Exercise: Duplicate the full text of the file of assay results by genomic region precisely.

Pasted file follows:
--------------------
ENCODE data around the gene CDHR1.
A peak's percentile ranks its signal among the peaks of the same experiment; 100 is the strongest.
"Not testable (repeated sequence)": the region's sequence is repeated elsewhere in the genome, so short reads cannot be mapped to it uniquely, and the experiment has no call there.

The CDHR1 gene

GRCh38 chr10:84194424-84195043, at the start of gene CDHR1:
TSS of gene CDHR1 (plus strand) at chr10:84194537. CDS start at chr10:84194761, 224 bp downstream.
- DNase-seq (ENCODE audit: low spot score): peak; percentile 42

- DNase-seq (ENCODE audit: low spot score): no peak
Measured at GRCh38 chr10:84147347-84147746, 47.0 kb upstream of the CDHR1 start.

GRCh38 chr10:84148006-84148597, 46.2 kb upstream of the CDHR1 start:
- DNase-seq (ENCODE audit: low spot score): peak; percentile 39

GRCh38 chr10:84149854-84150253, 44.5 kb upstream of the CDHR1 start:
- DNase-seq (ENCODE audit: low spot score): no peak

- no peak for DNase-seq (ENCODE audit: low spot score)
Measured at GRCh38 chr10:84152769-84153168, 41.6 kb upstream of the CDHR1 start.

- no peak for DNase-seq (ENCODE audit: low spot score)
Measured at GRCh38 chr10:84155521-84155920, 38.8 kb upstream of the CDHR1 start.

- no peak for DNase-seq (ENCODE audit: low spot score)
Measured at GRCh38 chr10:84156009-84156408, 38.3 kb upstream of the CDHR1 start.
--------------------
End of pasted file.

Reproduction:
ENCODE data around the gene CDHR1.
A peak's percentile ranks its signal among the peaks of the same experiment; 100 is the strongest.
"Not testable (repeated sequence)": the region's sequence is repeated elsewhere in the genome, so short reads cannot be mapped to it uniquely, and the experiment has no call there.

The CDHR1 gene

GRCh38 chr10:84194424-84195043, at the start of gene CDHR1:
TSS of gene CDHR1 (plus strand) at chr10:84194537. CDS start at chr10:84194761, 224 bp downstream.
- DNase-seq (ENCODE audit: low spot score): peak; percentile 42

- DNase-seq (ENCODE audit: low spot score): no peak
Measured at GRCh38 chr10:84147347-84147746, 47.0 kb upstream of the CDHR1 start.

GRCh38 chr10:84148006-84148597, 46.2 kb upstream of the CDHR1 start:
- DNase-seq (ENCODE audit: low spot score): peak; percentile 39

GRCh38 chr10:84149854-84150253, 44.5 kb upstream of the CDHR1 start:
- DNase-seq (ENCODE audit: low spot score): no peak

- no peak for DNase-seq (ENCODE audit: low spot score)
Measured at GRCh38 chr10:84152769-84153168, 41.6 kb upstream of the CDHR1 start.

- no peak for DNase-seq (ENCODE audit: low spot score)
Measured at GRCh38 chr10:84155521-84155920, 38.8 kb upstream of the CDHR1 start.

- no peak for DNase-seq (ENCODE audit: low spot score)
Measured at GRCh38 chr10:84156009-84156408, 38.3 kb upstream of the CDHR1 start.